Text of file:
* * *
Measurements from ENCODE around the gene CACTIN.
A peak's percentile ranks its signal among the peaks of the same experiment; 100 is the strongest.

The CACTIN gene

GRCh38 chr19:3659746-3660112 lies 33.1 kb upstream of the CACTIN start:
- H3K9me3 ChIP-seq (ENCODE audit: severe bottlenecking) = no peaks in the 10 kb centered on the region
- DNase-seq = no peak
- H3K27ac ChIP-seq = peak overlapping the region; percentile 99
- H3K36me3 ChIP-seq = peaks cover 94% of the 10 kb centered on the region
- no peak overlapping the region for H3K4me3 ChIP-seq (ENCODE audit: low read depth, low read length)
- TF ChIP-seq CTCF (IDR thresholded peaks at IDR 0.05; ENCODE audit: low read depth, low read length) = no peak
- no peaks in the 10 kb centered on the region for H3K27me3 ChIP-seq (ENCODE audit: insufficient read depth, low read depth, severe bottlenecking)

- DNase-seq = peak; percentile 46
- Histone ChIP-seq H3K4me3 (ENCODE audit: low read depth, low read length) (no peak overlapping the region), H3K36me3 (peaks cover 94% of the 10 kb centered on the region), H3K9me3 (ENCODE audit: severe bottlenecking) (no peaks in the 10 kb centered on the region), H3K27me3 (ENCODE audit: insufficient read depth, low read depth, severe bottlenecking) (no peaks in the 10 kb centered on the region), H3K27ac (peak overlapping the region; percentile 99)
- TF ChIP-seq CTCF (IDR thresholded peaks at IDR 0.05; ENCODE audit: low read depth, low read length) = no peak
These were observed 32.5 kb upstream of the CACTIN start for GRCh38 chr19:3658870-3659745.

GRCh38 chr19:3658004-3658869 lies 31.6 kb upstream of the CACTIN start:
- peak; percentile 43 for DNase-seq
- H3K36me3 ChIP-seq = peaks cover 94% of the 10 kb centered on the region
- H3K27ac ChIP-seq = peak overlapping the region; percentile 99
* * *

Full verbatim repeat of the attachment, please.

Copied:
Measurements from ENCODE around the gene CACTIN.
A peak's percentile ranks its signal among the peaks of the same experiment; 100 is the strongest.

The CACTIN gene

GRCh38 chr19:3659746-3660112 lies 33.1 kb upstream of the CACTIN start:
- H3K9me3 ChIP-seq (ENCODE audit: severe bottlenecking) = no peaks in the 10 kb centered on the region
- DNase-seq = no peak
- H3K27ac ChIP-seq = peak overlapping the region; percentile 99
- H3K36me3 ChIP-seq = peaks cover 94% of the 10 kb centered on the region
- no peak overlapping the region for H3K4me3 ChIP-seq (ENCODE audit: low read depth, low read length)
- TF ChIP-seq CTCF (IDR thresholded peaks at IDR 0.05; ENCODE audit: low read depth, low read length) = no peak
- no peaks in the 10 kb centered on the region for H3K27me3 ChIP-seq (ENCODE audit: insufficient read depth, low read depth, severe bottlenecking)

- DNase-seq = peak; percentile 46
- Histone ChIP-seq H3K4me3 (ENCODE audit: low read depth, low read length) (no peak overlapping the region), H3K36me3 (peaks cover 94% of the 10 kb centered on the region), H3K9me3 (ENCODE audit: severe bottlenecking) (no peaks in the 10 kb centered on the region), H3K27me3 (ENCODE audit: insufficient read depth, low read depth, severe bottlenecking) (no peaks in the 10 kb centered on the region), H3K27ac (peak overlapping the region; percentile 99)
- TF ChIP-seq CTCF (IDR thresholded peaks at IDR 0.05; ENCODE audit: low read depth, low read length) = no peak
These were observed 32.5 kb upstream of the CACTIN start for GRCh38 chr19:3658870-3659745.

GRCh38 chr19:3658004-3658869 lies 31.6 kb upstream of the CACTIN start:
- peak; percentile 43 for DNase-seq
- H3K36me3 ChIP-seq = peaks cover 94% of the 10 kb centered on the region
- H3K27ac ChIP-seq = peak overlapping the region; percentile 99